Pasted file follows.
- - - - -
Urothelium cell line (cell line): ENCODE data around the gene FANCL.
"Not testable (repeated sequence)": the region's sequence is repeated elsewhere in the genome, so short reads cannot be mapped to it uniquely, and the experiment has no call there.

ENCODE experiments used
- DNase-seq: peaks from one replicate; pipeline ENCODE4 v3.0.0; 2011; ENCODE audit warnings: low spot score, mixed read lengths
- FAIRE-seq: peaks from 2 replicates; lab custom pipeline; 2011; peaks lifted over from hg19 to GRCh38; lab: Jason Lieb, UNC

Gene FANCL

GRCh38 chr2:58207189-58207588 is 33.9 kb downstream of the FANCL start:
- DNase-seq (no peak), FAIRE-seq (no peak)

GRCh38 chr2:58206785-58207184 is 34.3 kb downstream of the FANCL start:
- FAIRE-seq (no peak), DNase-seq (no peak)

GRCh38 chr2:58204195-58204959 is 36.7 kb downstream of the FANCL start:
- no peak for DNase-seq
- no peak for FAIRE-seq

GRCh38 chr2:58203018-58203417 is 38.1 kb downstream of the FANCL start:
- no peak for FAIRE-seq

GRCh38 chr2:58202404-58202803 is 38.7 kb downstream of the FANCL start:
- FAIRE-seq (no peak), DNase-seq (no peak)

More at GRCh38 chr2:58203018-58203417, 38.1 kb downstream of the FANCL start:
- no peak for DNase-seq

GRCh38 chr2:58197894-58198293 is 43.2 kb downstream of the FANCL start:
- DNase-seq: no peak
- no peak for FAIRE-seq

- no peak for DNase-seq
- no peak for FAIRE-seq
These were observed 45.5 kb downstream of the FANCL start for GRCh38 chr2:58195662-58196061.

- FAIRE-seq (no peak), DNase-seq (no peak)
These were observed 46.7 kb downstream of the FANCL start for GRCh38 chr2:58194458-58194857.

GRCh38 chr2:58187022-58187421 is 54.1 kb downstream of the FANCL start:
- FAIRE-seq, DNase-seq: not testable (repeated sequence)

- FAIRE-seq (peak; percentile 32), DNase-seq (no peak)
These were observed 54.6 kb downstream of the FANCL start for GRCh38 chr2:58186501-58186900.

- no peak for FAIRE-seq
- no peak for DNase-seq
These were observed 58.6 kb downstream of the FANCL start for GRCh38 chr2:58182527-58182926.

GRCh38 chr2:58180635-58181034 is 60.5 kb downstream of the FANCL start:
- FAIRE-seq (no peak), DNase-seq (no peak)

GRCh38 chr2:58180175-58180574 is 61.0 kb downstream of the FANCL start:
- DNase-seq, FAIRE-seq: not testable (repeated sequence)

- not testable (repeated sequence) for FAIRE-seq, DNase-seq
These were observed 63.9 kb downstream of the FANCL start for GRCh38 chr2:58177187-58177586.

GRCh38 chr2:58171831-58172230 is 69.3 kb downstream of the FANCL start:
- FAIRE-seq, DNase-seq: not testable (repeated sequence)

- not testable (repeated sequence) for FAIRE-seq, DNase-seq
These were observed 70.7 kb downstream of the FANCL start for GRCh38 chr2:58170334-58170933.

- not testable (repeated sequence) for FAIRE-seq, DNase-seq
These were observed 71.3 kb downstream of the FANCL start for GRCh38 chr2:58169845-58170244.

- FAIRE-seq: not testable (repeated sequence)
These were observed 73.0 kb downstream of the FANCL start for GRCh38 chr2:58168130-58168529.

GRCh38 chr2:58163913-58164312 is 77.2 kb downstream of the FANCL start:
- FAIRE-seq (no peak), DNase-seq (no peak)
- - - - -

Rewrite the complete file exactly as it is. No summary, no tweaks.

Urothelium cell line (cell line): ENCODE data around the gene FANCL.
"Not testable (repeated sequence)": the region's sequence is repeated elsewhere in the genome, so short reads cannot be mapped to it uniquely, and the experiment has no call there.

ENCODE experiments used
- DNase-seq: peaks from one replicate; pipeline ENCODE4 v3.0.0; 2011; ENCODE audit warnings: low spot score, mixed read lengths
- FAIRE-seq: peaks from 2 replicates; lab custom pipeline; 2011; peaks lifted over from hg19 to GRCh38; lab: Jason Lieb, UNC

Gene FANCL

GRCh38 chr2:58207189-58207588 is 33.9 kb downstream of the FANCL start:
- DNase-seq (no peak), FAIRE-seq (no peak)

GRCh38 chr2:58206785-58207184 is 34.3 kb downstream of the FANCL start:
- FAIRE-seq (no peak), DNase-seq (no peak)

GRCh38 chr2:58204195-58204959 is 36.7 kb downstream of the FANCL start:
- no peak for DNase-seq
- no peak for FAIRE-seq

GRCh38 chr2:58203018-58203417 is 38.1 kb downstream of the FANCL start:
- no peak for FAIRE-seq

GRCh38 chr2:58202404-58202803 is 38.7 kb downstream of the FANCL start:
- FAIRE-seq (no peak), DNase-seq (no peak)

More at GRCh38 chr2:58203018-58203417, 38.1 kb downstream of the FANCL start:
- no peak for DNase-seq

GRCh38 chr2:58197894-58198293 is 43.2 kb downstream of the FANCL start:
- DNase-seq: no peak
- no peak for FAIRE-seq

- no peak for DNase-seq
- no peak for FAIRE-seq
These were observed 45.5 kb downstream of the FANCL start for GRCh38 chr2:58195662-58196061.

- FAIRE-seq (no peak), DNase-seq (no peak)
These were observed 46.7 kb downstream of the FANCL start for GRCh38 chr2:58194458-58194857.

GRCh38 chr2:58187022-58187421 is 54.1 kb downstream of the FANCL start:
- FAIRE-seq, DNase-seq: not testable (repeated sequence)

- FAIRE-seq (peak; percentile 32), DNase-seq (no peak)
These were observed 54.6 kb downstream of the FANCL start for GRCh38 chr2:58186501-58186900.

- no peak for FAIRE-seq
- no peak for DNase-seq
These were observed 58.6 kb downstream of the FANCL start for GRCh38 chr2:58182527-58182926.

GRCh38 chr2:58180635-58181034 is 60.5 kb downstream of the FANCL start:
- FAIRE-seq (no peak), DNase-seq (no peak)

GRCh38 chr2:58180175-58180574 is 61.0 kb downstream of the FANCL start:
- DNase-seq, FAIRE-seq: not testable (repeated sequence)

- not testable (repeated sequence) for FAIRE-seq, DNase-seq
These were observed 63.9 kb downstream of the FANCL start for GRCh38 chr2:58177187-58177586.

GRCh38 chr2:58171831-58172230 is 69.3 kb downstream of the FANCL start:
- FAIRE-seq, DNase-seq: not testable (repeated sequence)

- not testable (repeated sequence) for FAIRE-seq, DNase-seq
These were observed 70.7 kb downstream of the FANCL start for GRCh38 chr2:58170334-58170933.

- not testable (repeated sequence) for FAIRE-seq, DNase-seq
These were observed 71.3 kb downstream of the FANCL start for GRCh38 chr2:58169845-58170244.

- FAIRE-seq: not testable (repeated sequence)
These were observed 73.0 kb downstream of the FANCL start for GRCh38 chr2:58168130-58168529.

GRCh38 chr2:58163913-58164312 is 77.2 kb downstream of the FANCL start:
- FAIRE-seq (no peak), DNase-seq (no peak)